“Independent fiduciaries like Newport can serve a valuable and legitimate purpose in managing the tension between ERISA and federal securities laws,” the ruling finds. “As plaintiffs’ arguments and defendants counter-arguments in this case show, the ‘right’ choice is fraught with the potential to make several ‘wrong ones.’”

The ruling reiterates the role that a third-party fiduciary can play for plan sponsors with an ESOP, Itami says.

“The fact that there are so many stock-drop complaints has made some plan sponsors wary of offering employee stock, and this decision really follows what other courts are saying, too, which is that the use of an independent fiduciary can reduce those particular risks,” she adds. “The more courts that make similar decisions saying that outsourcing to an independent fiduciary cures some of the thorniest conflicts, the more comfortable plan sponsors can be in offering employer stocks.”

The Boeing decision is the latest stock-drop suit in which courts have sided with plan sponsors following the landmark 2014 decision in Fifth-Third v. Dudenhoeffer. That decision established that plaintiffs would have to offer an alternative course of action that the fiduciaries could have taken to improve the outcome without breaking securities laws.

Since that ruling, the plaintiffs in very few stock-drop cases have been granted standing by judges. The lower court dismissed the Boeing suit in November, but the plaintiffs had filed an appeal.

Inside Information

“Under Dudenhoeffer, you’re not under a responsibility to utilize inside information as you manage the plan,” says Andrew Oringer, a partner in Dechert’s ERISA and executive compensation group. “One of the things that Boeing shows is that on the inside information point, the presence of a fiduciary might be concretely very helpful.”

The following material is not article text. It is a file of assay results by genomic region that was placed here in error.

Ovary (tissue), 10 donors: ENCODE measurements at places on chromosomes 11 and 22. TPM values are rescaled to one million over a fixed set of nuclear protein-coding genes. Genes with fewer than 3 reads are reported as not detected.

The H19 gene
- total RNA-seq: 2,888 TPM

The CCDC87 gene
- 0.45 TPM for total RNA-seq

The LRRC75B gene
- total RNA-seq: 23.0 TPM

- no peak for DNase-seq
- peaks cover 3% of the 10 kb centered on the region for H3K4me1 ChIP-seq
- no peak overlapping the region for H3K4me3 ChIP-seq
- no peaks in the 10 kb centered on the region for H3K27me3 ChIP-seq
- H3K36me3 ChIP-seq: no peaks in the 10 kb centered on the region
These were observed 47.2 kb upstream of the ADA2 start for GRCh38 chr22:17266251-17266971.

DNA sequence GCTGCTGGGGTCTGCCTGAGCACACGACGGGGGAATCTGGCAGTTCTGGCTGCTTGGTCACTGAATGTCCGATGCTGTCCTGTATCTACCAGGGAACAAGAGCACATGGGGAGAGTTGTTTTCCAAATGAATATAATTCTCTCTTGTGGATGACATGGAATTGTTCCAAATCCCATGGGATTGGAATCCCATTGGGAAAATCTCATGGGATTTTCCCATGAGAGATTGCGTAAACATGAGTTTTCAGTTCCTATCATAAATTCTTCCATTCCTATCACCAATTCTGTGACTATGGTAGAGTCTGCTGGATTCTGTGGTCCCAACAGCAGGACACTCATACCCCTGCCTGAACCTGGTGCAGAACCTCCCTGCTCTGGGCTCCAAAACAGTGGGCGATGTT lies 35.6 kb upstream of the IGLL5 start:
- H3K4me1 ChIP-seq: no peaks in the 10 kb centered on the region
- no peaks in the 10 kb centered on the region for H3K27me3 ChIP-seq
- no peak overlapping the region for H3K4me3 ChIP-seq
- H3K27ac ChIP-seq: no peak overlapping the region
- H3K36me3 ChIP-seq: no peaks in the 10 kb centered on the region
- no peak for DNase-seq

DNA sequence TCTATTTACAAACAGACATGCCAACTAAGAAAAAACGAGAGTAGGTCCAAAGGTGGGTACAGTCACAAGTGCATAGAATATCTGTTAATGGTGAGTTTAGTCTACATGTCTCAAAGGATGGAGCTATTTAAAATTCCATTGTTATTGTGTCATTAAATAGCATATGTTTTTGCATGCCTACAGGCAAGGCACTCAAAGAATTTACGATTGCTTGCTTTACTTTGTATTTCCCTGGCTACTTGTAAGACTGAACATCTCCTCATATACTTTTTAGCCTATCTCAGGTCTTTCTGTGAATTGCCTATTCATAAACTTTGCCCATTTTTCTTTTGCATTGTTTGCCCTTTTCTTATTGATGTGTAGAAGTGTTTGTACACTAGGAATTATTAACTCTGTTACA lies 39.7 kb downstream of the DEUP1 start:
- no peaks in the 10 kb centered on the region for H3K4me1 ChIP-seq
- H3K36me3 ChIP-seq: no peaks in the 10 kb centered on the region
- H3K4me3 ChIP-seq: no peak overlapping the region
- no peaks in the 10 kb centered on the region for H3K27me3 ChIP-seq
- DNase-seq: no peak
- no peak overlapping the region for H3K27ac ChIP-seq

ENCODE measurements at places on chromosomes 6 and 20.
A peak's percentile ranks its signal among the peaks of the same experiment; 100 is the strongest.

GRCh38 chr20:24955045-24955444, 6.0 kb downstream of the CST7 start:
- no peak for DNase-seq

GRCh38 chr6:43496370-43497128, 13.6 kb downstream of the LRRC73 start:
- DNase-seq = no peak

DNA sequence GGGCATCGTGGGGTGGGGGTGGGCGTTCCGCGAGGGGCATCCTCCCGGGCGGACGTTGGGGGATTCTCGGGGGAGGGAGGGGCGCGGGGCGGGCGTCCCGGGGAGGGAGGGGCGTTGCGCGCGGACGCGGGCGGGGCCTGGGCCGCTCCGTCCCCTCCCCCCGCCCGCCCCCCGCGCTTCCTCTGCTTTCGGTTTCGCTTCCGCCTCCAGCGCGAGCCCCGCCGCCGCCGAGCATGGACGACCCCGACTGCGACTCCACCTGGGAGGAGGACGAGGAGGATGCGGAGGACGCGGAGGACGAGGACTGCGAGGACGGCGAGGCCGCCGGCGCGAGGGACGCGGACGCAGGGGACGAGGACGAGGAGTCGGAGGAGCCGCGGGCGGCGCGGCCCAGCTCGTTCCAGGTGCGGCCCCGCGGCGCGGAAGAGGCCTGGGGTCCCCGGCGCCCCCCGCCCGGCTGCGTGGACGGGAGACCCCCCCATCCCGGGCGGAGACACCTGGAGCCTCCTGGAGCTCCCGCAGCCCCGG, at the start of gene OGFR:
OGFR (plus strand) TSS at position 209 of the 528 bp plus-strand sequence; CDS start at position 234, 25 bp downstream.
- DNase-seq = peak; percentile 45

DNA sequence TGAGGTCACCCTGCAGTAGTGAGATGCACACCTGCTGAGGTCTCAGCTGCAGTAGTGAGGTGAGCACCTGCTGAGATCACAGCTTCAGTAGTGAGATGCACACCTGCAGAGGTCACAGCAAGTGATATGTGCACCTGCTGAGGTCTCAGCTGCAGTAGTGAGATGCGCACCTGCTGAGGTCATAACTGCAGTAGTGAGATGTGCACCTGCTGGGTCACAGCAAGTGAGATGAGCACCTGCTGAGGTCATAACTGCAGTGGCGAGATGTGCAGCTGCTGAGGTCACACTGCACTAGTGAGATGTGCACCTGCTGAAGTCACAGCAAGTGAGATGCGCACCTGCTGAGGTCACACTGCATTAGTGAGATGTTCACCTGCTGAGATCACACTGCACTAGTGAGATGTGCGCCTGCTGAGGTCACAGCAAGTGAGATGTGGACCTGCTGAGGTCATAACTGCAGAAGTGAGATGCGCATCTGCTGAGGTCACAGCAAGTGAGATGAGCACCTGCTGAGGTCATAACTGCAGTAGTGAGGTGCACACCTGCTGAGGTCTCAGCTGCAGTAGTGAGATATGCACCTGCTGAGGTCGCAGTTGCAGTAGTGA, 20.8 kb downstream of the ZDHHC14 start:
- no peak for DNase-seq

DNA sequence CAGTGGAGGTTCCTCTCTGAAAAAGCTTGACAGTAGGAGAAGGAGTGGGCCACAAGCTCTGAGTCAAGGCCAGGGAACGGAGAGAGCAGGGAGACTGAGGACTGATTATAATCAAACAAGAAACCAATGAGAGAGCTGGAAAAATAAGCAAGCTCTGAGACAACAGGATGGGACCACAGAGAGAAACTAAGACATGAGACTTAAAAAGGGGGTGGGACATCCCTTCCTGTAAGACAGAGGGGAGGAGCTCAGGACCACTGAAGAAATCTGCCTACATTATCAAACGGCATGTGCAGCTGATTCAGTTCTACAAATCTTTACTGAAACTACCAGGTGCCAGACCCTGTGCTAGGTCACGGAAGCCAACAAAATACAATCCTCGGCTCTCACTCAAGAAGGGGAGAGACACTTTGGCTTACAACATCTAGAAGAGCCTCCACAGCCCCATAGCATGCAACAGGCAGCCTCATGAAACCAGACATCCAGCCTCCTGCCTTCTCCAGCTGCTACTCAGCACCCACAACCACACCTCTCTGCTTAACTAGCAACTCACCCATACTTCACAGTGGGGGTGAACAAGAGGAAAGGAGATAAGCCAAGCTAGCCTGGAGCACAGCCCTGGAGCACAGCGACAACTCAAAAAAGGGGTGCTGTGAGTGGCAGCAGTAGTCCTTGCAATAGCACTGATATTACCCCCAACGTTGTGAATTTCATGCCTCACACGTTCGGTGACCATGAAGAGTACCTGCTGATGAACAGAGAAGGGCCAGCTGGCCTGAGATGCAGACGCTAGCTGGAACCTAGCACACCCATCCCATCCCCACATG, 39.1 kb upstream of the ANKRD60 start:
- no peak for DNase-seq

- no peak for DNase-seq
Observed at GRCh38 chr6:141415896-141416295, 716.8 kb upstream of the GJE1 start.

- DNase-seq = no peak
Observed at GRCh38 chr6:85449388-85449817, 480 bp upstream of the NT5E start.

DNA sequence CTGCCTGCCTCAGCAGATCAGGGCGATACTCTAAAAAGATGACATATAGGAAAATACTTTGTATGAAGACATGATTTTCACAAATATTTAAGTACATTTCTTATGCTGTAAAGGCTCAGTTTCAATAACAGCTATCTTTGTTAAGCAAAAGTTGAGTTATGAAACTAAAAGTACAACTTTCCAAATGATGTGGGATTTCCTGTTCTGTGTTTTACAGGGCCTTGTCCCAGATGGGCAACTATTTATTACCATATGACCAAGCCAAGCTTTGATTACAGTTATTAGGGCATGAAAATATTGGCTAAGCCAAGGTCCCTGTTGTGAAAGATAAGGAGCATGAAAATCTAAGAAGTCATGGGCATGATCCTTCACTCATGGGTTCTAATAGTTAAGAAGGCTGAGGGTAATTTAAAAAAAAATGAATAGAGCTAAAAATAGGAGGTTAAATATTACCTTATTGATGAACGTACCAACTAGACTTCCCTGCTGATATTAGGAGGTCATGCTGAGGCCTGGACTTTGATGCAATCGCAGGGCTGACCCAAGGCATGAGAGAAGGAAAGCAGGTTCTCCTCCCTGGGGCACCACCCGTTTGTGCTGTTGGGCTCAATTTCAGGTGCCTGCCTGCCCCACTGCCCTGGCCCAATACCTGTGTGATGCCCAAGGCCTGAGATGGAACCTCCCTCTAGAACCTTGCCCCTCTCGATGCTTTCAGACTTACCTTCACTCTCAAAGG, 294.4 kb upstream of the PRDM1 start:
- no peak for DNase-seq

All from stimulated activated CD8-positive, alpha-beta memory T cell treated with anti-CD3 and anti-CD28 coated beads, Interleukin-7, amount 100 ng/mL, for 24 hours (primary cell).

That said, Oringer says that the Boeing ruling doesn’t mean that every plan sponsor with an ESOP should automatically run out to hire a third-party fiduciary.

“I think it’s a legitimate question after Boeing and in light of Dudenhoefer, as to whether or not you really need that independent fiduciary,” Oringer says. “It is helpful, and it provides some insulation. But everything that is helpful and provides insulation is not necessarily the thing to do.”

Plan sponsors should consider their potential risk and weigh the cost associated with bringing on the independent fiduciary.

“It’s a cost-benefit analysis,” Oringer says. “In general terms, I think having an ESOP is a manageable risk if you’re doing things right, observing proper procedures, and doing what’s best for your plan population and employees.”

Oringer says that unless a company believe that it’s particularly vulnerable to securities fraud, there’s little reason to eliminate an ESOP plan, a route that some had been considering.

“I don’t know that this ruling is necessarily breaking brand new ground,” he says. “But there’s nothing wrong with a little comfort either.”

Itami says that plan sponsors might consider reading the ruling to see how the judges understand the fiduciary duties of a plan sponsor.

“It has some good reading beyond just the employer stock,” Itami says. “It’s also helpful for plan sponsors to understand the very basic fiduciary functions.”